For senior Jadin Ware, life has not been as easy as her smooth left-handed golf swing. When Jadin steps up over the tee to hit her drive, she doesn’t take any practice swings like other players do. She will line up, and rear back and whack the ball as far as she can, usually straight down the fairway.
The last time she was on the links was the first meet of the season in her junior year. She hoisted the trophy in an epic come-from-behind playoff victory at the Rockwind tournament in Hobbs. She has done everything she can to achieve her goal of getting a college scholarship to a Division I or II school.
Jadin has done everything in her power to improve her golf game. She has given up playing and dancing to work on being more accurate on her shots off the tee. Now she knows where her shots are going to go and how far they are going. She has improved her chipping and putting game.
Improving her game
Her game has improved with a better perspective and with her understanding the game better. The key to her game has been her confidence in her game and her mental approach. For Jadin, the game is 60% mental.
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She has learned to recover from a bad shot, and not to let it affect her throughout the round. Jadin doesn’t think about the bad shots she hits, but thinks about how she can recover from the shot to win the hole. She tries not to let one bad shot end up being a second bad shot or a third to take her out of the match.
“For me, for one it is about deciding about what kind of shot I want to hit; and making sure you can execute the shot you want to hit. If you do hit a bad shot, you always have to recover from it.”
Another big help has been the support and coaching help of her dad, Jason Ware. The duo will often golf together on Wednesdays to bond and sometimes it will turn into a teaching lesson, or a competitive match between father and daughter. Both have the same swing and mirror each other.
Jason Ware can help his daughter by following her and helping make adjustments at the end of the round if need be. Just like when he helped her overcome a bad first day at the Rockwind Tournament. Jason plays right-handed and Jadin plays left-handed.
“It’s a fun bonding experience for us because we can always go out there and play together. My dad knows my game and can always fix what is wrong with my game.”
As part of trying to improve her game, she has gone against the best at golf camps. Her favorite victory was when she played in the Texas Tech golf camp at the end of her sophomore year. It was a one-day tournament and she shot even. Tech coach JoJo Robertson was pleased with Jadin and told her he would like to see Jadin at the Tech camp next year. It didn’t happen because of COVID-19.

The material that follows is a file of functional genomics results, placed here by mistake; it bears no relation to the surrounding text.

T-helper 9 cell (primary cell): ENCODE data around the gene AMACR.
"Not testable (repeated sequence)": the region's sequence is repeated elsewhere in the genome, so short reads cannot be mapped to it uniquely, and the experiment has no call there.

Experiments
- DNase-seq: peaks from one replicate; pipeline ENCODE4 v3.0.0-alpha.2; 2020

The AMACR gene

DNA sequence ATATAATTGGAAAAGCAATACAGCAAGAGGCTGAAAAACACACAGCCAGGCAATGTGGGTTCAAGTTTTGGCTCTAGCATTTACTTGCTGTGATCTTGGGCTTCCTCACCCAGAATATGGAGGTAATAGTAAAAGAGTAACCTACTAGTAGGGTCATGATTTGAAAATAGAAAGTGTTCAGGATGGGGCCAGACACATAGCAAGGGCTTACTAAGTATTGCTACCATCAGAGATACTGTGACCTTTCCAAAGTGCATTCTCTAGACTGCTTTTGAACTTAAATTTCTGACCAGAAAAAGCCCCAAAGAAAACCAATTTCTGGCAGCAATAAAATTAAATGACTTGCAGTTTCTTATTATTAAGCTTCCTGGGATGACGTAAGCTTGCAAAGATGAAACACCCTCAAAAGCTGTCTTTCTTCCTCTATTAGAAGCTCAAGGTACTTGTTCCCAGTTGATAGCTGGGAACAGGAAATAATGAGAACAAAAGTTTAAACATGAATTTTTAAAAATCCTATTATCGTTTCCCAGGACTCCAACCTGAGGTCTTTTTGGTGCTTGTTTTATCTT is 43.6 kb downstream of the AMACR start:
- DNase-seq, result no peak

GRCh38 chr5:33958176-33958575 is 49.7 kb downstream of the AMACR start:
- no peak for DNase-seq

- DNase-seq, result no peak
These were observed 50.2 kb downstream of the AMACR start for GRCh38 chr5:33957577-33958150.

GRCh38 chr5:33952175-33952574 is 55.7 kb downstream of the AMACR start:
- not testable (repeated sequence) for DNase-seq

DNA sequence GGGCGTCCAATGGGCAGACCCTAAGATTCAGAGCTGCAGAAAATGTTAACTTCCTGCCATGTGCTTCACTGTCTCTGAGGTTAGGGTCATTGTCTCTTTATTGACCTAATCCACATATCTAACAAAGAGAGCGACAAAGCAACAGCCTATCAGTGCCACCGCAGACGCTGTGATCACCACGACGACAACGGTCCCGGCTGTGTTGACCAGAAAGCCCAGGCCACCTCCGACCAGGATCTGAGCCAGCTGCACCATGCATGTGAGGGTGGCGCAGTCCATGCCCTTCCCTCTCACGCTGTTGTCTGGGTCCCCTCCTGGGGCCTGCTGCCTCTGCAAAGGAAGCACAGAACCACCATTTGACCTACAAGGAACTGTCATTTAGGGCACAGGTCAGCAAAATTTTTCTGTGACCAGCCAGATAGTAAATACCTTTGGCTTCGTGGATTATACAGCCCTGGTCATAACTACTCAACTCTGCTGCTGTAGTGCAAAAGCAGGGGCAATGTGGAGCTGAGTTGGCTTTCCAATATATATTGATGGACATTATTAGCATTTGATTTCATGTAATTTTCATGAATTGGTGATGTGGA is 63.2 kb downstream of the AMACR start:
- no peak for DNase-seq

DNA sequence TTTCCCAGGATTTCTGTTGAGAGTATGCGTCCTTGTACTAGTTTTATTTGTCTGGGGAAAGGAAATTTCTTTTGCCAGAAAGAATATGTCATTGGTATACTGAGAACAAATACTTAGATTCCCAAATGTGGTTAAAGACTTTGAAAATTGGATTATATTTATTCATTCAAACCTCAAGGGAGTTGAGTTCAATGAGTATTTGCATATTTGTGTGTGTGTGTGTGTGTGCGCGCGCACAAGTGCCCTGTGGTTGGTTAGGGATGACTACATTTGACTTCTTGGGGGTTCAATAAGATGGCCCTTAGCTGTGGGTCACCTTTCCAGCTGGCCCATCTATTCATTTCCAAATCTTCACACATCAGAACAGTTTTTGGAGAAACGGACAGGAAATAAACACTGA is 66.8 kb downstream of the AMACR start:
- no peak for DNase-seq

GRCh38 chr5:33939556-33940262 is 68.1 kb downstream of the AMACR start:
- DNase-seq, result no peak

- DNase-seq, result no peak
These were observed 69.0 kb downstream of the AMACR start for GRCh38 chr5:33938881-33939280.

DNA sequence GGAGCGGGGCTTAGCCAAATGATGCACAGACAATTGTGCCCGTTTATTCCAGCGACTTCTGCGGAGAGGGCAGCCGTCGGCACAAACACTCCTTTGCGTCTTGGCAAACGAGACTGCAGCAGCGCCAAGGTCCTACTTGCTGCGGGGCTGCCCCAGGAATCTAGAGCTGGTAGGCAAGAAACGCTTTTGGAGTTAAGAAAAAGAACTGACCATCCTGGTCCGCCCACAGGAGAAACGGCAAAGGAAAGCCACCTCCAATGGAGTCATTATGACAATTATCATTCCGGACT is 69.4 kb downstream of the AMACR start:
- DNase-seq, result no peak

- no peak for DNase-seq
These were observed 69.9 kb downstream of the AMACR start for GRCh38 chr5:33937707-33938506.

Her handicap is 4 and she shoots in the mid-70s. Jadin is frustrated like other seniors in the area because she cannot play this year. Her only goal is to try and earn a golf scholarship. She has done everything in her power to be noticed by Division I and II coaches at the next level.
“I don’t care where I go,” Jadin said, “as long as I can play golf in college. I want to go on to play on the LPGA tour one day.”
She is taking remote learning as best as she can and practicing consistently, but feels at a disadvantage by not being able to play. Jadin is sending out videos of her swing and her game, but feels at a disadvantage because kids in other states are playing golf. She feels like coaches at universities will compare her to other athletes in competition versus practice.
“New Mexico is one of the two states that are not playing right now,” Jadin said. “I’ve had my junior season taken away and I might have my senior year taken away. I feel a college will not want to sign me over someone else from a different state who is playing right now consistently and is sending in scores and going to tournaments over me, who does not have any tournaments to play right now.”
What has bewildered Jadin is that golf is not a contact sport at all. Golfers don’t share clubs, balls or even touch the pin. It is always a safe distance on the golf course with plenty of air. It is a frustrating situation for other athletes that don’t truly play contact sports.
One of Jadin’s idols on the course is Roswell’s Gerina Piller. Jadin feels Piller is a role model for her and other young players. The two have so much in common, both are from Roswell and went to Goddard.
On the Professional Golf Association tour, Jadin is a fan of Bryson DeChambeau. She likes the way he has transformed his body and golf game and is now playing power golf. Since adding more strength to his body, DeChambeau’s tee shots are longer off the tee. He started bodybuilding.
When the COVID-19 pandemic hit, Jadin decided that it would pass. She felt like she would be able to go to school in August, that things would return to normal. She has a good support system, misses school, friends and to be able to talk to teachers that care about her. It’s good to have a place to go and have a place to be.
“I feel like I’m missing out on my senior year,” Jadin said. “I don’t get to do the normal things that you get to do. It’s sad because I will never get to go to homecoming again. We might not get to go to prom, and I won’t get to go to prom again. We didn’t have a prom last year. Luckily, I got to go my sophomore year.”
For Jadin, the team goal this year is to win state. She qualified as a team for state her sophomore year. This year the New Mexico Activities Association is taking the three players from each team in the district, but her biggest concern is not playing this year.
“We’ve never closed school down for the flu,” Jadin said. “There’s states all over the country that are not having schools closed down. Why are we?”
Sports editor J.T. Keith can be reached at 575-622-7710, ext. 304, or email@example.com.